The Library and Selected Artifacts from the Personal Collection of Jim Haas

  • Live Online Auction: Sunday, November 13, at 11:30 PDT
  • Online Preview: Through November 13

Turner Auctions + Appraisals is pleased to offer the library and selected artifacts from the personal collection of Jim Haas, the noted, long-time specialist in Native American and Ethnographic Arts, who recently retired from Bonhams after 31 years with the company and its predecessor.  Featuring over 360 lots, the sale also includes property from a major Southwest museum and estates of two long-time collectors:  the Furgatch Collection features contemporary Southwest pottery; the Nancy Florsheim Estate, Part 2, offers contemporary and prehistoric pottery and Southwest jewelry.  

Reflecting Jim Haas’s 30+ years as a professional appraiser and expert in the arts, his printed collection is a working library of art reference books and auction catalogs.  It includes volumes that are older and in some cases rare; along with materials on oriental rugs, old-world antiquities, and photography, an interest of his wife Claudia.  Although there is a focus on the Native American and Ethnographic Arts books used in his profession, his collection is a sizable reference library in many areas that would be difficult to put together today.  Collectors, scholars and researchers will find the library to be of great interest.  The sale features several hundred volumes grouped into 53 lots.

In addition to the working library, items at auction from Jim Haas’s personal collection include oriental rugs and ethnographic esoterica such as Australian Aboriginal spear throwers, a Greek orthodox religious staff, a Bedouin outfit from Egypt, a mid-19th-century Turkmen tent band, and more.  While these items are sure to attract serious collectors, the sale is affordably priced to interest novice enthusiasts or retailers.

Jim Haas began his long and acclaimed career in the arts through serendipity and chutzpah.  A graduate of University of Wisconsin-Madison with a master’s degree in Communication Arts and a focus on media production, he came to San Francisco in 1984 and was unable to find a job in that field.  Out and about one day, he walked by the Butterfield & Butterfield auction house and saw an Oriental rug auction was underway.  He went in, was fascinated, and asked to see Bernard Osher, Butterfield’s owner.  Mr. Osher, perhaps thinking he was a member of the prominent San Francisco Haas family (he’s not), granted him an audience.  Jim pitched himself with enthusiasm and zeal, resulting in a job first as a preview worker, then at the front desk.  Although Jim Haas’s career path was different than he intended, it was not without personal interest:  he recalls many weekends as a teenager getting up early to go treasure hunting at a Milwaukee flea market while his boyhood friends slept off the previous night’s escapades. 

At Butterfields, his good luck continued when the Ethnographic Department head quit and Jim assumed the position, becoming a specialist and respected expert through the years.  During his 31 years at Butterfields, later acquired by Bonhams, Jim spent 20 years as Director of the Ethnographic Art Department, which included Native American, African, Oceanic, Southeast Asian tribal and pre-Columbian art.  During the first five years, he also worked simultaneously as Director of the Oriental Rug Department, focused on tribal and rural weaving traditions of village and nomadic people of the east.  For the last decade, Jim has focused strictly on Native American art.  Over the length of his career, he estimates he oversaw about 75 sales that generated some $65-$70 million for the company.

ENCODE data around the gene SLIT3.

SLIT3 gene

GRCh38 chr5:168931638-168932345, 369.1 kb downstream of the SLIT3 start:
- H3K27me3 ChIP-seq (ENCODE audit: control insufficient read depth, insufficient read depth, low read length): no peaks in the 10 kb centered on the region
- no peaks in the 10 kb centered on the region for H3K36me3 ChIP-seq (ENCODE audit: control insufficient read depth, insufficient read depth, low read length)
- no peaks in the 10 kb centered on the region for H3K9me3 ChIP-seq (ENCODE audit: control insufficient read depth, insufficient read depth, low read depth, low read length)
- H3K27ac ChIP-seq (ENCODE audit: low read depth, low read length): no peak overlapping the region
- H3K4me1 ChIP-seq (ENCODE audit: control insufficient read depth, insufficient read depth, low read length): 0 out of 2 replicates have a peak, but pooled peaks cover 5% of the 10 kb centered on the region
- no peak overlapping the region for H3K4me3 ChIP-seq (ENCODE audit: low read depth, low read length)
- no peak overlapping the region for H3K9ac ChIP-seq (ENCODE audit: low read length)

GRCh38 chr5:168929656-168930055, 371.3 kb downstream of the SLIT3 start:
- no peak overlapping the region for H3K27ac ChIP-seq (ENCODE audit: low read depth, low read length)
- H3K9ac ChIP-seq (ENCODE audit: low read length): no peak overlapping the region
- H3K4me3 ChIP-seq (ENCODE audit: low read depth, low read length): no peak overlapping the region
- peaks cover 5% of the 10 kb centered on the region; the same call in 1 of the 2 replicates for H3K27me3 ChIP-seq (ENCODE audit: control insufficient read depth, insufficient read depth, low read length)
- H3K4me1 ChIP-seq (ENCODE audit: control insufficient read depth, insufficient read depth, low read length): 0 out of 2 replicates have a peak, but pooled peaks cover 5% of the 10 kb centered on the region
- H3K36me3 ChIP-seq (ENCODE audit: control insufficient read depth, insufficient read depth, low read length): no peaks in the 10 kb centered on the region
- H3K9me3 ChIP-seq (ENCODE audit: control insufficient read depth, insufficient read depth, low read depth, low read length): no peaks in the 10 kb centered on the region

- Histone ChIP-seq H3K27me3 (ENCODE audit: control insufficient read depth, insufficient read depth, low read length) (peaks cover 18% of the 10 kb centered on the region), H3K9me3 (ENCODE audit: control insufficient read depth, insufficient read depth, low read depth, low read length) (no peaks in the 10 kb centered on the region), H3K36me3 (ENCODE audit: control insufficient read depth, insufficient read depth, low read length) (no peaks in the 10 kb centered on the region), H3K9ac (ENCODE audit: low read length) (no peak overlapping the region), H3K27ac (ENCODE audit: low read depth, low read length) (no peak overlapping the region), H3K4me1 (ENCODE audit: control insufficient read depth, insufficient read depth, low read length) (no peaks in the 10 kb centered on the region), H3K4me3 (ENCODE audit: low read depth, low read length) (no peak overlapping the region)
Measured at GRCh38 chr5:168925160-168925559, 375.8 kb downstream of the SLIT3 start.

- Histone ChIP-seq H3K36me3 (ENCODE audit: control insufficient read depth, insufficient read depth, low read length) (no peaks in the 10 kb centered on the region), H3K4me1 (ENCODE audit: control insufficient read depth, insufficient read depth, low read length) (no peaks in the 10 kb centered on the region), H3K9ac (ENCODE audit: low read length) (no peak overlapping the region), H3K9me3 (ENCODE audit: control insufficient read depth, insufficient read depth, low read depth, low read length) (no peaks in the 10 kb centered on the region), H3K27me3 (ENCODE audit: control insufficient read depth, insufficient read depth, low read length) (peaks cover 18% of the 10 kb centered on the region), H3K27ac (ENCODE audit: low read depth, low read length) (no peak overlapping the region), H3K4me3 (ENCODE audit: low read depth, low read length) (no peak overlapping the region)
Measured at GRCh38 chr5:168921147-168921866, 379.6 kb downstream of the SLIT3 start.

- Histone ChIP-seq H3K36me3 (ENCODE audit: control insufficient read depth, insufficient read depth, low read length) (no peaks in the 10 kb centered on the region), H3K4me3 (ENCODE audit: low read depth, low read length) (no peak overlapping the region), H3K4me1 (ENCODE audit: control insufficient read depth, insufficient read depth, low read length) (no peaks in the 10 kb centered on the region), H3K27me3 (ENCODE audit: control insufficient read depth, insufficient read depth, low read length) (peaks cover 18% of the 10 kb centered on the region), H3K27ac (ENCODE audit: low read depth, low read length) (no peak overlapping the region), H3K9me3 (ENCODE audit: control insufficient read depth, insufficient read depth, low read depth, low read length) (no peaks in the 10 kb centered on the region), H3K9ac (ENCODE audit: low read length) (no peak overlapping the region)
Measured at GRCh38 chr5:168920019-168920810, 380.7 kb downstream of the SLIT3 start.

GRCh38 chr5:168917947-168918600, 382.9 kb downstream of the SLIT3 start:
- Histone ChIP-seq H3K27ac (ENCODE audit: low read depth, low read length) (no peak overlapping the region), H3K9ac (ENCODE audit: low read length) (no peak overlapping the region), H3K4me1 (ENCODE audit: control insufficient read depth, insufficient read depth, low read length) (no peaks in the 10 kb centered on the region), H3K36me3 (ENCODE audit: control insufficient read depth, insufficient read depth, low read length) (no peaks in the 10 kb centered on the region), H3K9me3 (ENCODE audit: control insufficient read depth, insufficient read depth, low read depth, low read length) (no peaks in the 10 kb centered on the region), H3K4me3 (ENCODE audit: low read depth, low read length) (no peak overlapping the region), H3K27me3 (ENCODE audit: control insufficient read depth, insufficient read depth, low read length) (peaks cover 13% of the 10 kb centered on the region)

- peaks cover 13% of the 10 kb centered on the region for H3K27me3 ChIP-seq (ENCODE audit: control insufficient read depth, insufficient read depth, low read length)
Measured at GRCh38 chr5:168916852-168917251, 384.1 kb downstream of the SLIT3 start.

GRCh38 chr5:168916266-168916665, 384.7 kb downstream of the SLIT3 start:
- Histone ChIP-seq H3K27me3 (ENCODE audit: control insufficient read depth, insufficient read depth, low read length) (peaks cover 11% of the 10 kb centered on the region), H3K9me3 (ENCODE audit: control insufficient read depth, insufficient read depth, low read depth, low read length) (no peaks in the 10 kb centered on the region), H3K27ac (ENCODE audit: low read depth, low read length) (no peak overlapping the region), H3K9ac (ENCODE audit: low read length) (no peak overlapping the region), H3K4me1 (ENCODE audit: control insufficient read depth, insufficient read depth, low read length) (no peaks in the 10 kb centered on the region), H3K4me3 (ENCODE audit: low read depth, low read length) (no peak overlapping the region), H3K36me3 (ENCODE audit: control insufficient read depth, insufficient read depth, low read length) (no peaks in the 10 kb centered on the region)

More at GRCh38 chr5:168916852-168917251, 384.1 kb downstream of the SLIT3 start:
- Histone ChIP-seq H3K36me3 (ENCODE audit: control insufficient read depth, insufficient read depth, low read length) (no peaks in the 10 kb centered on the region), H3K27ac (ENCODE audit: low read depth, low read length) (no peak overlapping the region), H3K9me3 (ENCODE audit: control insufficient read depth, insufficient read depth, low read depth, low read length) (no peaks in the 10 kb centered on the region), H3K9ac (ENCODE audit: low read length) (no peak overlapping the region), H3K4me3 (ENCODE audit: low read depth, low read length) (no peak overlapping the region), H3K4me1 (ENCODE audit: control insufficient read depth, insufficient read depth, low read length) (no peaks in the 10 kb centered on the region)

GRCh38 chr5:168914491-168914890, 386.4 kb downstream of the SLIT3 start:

Now, after retiring in June from his long career at Butterfields/Bonhams, Jim has decided to downsize many of the items he’s accumulated, saying “If they’re not appreciated on a daily basis, why own them?”  Nonetheless, despite reducing the collection he’s amassed, Jim Haas expects to remain very active in the Native American art field as an appraiser, consultant and broker.

In addition to the Jim Haas Collection, the upcoming sale also features works from three other sources:

•   The property deaccessioned from a major Southwestern museum features semi-antique basketry from the Apache, Pima and Papago, and some antique Plains beadwork.  Because of their focus on local Native American arts and material culture, the Pima and Papago are no longer germane to the museum’s current mission.  Sale highlights include beaded items and Southwest basketry.

•   The Furgatch Collection of Contemporary Southwest Pottery includes works by Camilio Sunflower Tafoya, Lucy Lewis, Lois and Derek Gutierrez, and numerous other noted artists.  Residents of the east coast, the Furgatchs enjoyed going to the Southwest and meeting with local potters.  They formed a lengthy friendship, in particular, with Lois and Derek Gutierrez of Santa Clara, New Mexico, a number of whose works are included in the sale.

•   Nancy Florsheim of Lake Forest, Illinois, amassed one of the best collections of Southwestern pottery in the U.S., according to one expert.  While she often acquired the finest works, she also enjoyed collecting more modest pieces, including those offered in this sale – and at prices estimated to be well within most enthusiasts’ means. A regular attendee of the annual Indian Market in Santa Fe, New Mexico, Nancy Florsheim loved meeting the artists, buying from them directly and supporting their work. Of note are offerings from well-known potters such as Maria Martinez, Joy Navasie and Helen Naha; and from jewelry-maker and silversmith Joe H. Quintana.

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